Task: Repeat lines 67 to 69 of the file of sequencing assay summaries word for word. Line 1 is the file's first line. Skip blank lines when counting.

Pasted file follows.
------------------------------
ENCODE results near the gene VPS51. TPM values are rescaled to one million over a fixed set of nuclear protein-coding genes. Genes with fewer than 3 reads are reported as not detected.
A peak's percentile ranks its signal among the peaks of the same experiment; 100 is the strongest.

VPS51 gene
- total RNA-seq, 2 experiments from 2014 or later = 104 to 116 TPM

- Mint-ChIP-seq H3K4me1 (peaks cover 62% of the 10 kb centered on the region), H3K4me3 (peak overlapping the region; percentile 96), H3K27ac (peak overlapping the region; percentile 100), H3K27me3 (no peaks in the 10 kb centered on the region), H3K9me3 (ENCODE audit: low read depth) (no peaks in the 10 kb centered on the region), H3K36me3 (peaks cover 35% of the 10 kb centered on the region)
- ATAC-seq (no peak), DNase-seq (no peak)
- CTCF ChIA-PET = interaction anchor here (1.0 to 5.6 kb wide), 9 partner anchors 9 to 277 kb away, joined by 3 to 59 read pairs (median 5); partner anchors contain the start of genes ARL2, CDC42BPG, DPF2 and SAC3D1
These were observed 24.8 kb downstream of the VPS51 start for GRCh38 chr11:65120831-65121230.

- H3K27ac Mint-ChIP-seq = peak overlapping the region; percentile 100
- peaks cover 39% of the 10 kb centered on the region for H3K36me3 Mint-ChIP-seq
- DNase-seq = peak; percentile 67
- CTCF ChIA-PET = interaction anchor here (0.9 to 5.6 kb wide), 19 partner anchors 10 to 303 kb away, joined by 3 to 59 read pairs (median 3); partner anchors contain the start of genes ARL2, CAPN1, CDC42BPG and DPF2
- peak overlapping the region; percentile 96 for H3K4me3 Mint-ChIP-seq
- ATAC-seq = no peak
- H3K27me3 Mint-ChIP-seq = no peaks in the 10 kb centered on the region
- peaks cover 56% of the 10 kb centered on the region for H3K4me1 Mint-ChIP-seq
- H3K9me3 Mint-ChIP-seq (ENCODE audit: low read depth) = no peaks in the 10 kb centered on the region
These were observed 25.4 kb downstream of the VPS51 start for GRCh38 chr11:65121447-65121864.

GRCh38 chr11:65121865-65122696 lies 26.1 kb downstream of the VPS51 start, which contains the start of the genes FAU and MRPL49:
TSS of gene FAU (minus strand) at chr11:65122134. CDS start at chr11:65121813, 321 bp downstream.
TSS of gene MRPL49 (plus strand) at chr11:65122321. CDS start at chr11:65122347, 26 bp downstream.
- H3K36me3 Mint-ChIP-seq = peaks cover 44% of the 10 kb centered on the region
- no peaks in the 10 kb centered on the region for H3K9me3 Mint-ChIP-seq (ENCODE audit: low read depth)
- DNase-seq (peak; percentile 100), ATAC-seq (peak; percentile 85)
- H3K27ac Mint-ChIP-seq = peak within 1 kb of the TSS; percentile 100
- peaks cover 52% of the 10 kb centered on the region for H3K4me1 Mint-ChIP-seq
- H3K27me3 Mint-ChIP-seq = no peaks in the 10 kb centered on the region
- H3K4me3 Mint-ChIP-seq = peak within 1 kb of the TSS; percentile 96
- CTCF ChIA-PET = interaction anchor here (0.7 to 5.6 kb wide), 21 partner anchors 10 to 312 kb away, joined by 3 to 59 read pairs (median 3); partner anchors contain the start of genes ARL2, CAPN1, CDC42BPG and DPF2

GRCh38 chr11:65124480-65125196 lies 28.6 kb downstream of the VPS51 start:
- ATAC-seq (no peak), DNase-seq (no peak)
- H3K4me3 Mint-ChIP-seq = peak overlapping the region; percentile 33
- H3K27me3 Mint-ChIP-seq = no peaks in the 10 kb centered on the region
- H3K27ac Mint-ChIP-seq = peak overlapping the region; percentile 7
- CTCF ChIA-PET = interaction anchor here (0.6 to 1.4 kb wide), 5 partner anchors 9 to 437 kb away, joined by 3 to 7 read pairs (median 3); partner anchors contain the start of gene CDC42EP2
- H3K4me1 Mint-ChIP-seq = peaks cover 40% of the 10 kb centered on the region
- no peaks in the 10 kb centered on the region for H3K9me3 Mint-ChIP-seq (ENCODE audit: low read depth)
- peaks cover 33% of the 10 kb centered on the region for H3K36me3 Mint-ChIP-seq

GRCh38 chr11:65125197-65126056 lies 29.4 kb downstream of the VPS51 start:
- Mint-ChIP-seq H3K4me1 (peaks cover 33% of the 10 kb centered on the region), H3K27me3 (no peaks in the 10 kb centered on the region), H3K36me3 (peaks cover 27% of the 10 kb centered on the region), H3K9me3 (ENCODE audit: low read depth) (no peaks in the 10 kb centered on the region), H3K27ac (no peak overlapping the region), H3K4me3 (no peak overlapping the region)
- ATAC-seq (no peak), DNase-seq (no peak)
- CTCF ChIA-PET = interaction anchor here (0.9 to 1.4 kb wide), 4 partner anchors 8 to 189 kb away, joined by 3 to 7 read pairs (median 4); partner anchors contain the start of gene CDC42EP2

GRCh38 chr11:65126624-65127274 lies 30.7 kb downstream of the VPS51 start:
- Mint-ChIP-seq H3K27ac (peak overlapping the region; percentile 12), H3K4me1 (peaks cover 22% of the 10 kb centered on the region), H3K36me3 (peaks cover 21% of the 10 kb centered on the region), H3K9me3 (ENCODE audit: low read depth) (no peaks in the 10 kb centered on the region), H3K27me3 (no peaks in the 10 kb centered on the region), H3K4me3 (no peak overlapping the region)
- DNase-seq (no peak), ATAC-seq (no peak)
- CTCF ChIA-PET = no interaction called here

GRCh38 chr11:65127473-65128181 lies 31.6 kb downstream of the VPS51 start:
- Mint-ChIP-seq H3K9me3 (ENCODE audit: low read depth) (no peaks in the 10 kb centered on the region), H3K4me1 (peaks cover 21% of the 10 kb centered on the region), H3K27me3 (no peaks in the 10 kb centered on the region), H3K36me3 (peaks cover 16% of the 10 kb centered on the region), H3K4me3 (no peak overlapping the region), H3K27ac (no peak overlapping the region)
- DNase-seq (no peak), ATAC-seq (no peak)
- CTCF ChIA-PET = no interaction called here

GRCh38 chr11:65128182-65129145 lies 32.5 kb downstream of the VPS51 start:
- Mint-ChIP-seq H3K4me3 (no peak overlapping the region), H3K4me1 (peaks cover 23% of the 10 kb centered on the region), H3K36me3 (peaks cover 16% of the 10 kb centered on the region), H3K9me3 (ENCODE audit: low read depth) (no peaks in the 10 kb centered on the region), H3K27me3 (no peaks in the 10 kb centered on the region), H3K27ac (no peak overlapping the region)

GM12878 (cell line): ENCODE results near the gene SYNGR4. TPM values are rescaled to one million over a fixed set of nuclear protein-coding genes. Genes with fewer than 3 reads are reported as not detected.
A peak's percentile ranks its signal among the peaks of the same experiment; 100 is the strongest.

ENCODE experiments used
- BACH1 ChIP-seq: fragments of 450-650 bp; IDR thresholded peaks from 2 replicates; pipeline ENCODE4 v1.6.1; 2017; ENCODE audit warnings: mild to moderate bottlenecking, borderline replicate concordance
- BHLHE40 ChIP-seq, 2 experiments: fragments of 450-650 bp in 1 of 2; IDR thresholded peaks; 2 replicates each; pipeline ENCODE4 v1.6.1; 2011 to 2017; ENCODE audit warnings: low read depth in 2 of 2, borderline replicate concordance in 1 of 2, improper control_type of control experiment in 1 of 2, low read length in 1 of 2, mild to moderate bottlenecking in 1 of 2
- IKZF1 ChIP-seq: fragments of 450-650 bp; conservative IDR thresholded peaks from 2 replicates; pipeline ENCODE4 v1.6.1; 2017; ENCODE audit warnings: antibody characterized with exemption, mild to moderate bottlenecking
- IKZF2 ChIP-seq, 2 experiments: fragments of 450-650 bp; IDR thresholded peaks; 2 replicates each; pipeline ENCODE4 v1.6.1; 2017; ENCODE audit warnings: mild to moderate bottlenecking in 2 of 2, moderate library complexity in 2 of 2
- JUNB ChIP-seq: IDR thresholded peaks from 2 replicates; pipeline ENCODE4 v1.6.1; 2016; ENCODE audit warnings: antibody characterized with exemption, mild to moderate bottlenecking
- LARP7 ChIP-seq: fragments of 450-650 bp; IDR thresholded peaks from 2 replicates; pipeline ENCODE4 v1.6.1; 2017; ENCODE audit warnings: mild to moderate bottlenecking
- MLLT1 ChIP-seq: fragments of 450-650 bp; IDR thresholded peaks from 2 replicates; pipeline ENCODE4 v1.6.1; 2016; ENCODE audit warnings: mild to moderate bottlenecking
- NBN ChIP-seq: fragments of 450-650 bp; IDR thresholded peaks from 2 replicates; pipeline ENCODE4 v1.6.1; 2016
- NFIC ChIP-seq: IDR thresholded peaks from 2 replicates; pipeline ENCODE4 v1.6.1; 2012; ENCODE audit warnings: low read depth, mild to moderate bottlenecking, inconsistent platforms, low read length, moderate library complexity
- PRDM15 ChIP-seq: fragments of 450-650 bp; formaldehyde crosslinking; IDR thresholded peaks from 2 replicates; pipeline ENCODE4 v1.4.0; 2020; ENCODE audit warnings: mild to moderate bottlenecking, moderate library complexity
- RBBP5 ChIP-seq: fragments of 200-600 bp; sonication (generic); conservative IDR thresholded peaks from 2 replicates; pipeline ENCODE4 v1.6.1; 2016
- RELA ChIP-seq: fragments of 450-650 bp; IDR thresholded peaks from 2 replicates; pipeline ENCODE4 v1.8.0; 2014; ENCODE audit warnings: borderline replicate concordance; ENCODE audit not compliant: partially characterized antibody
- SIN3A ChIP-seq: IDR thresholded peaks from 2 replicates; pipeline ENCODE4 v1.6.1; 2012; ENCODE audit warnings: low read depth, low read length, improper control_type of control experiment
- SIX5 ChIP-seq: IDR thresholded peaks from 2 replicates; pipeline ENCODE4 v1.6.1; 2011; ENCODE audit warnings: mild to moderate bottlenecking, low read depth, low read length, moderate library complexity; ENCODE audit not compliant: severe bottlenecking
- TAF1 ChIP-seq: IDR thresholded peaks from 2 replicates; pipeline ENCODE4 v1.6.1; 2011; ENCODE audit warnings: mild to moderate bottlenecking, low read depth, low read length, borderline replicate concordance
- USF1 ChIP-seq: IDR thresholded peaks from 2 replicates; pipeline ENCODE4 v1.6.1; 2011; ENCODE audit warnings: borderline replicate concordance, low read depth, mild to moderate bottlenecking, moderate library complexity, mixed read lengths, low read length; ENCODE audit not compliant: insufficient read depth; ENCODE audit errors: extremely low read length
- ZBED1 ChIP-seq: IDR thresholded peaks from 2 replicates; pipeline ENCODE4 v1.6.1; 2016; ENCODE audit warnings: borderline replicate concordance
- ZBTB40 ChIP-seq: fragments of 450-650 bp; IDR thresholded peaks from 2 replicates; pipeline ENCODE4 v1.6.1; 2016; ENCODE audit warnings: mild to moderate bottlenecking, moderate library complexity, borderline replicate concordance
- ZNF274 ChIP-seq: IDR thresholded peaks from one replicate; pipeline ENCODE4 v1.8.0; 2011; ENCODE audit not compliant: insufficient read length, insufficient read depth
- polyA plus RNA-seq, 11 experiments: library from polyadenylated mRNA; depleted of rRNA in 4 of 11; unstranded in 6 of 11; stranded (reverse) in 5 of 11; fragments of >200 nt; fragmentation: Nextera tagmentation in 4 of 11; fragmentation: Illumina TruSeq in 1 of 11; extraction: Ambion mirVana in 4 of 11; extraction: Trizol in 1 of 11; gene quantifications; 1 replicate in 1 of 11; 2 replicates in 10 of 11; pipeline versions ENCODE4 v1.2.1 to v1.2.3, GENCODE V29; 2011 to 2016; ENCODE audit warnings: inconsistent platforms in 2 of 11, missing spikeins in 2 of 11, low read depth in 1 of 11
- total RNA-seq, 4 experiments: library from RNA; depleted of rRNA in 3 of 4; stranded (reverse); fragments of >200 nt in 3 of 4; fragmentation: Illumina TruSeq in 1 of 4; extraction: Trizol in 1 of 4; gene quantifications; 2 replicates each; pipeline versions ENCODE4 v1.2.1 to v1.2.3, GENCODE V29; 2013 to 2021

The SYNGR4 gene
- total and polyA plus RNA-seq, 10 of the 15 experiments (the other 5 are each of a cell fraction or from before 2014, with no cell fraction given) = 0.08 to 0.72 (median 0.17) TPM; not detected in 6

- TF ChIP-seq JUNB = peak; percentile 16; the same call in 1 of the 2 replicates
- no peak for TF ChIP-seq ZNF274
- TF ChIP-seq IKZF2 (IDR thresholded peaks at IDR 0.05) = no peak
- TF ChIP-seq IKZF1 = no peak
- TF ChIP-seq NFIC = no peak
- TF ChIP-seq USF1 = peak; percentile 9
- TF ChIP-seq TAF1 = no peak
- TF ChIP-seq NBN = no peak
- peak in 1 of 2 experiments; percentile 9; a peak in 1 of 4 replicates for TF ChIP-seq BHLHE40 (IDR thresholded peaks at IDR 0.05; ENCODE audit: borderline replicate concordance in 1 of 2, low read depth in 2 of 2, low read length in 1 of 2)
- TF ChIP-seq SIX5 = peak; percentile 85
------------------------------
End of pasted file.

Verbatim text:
- RELA ChIP-seq: fragments of 450-650 bp; IDR thresholded peaks from 2 replicates; pipeline ENCODE4 v1.8.0; 2014; ENCODE audit warnings: borderline replicate concordance; ENCODE audit not compliant: partially characterized antibody
- SIN3A ChIP-seq: IDR thresholded peaks from 2 replicates; pipeline ENCODE4 v1.6.1; 2012; ENCODE audit warnings: low read depth, low read length, improper control_type of control experiment
- SIX5 ChIP-seq: IDR thresholded peaks from 2 replicates; pipeline ENCODE4 v1.6.1; 2011; ENCODE audit warnings: mild to moderate bottlenecking, low read depth, low read length, moderate library complexity; ENCODE audit not compliant: severe bottlenecking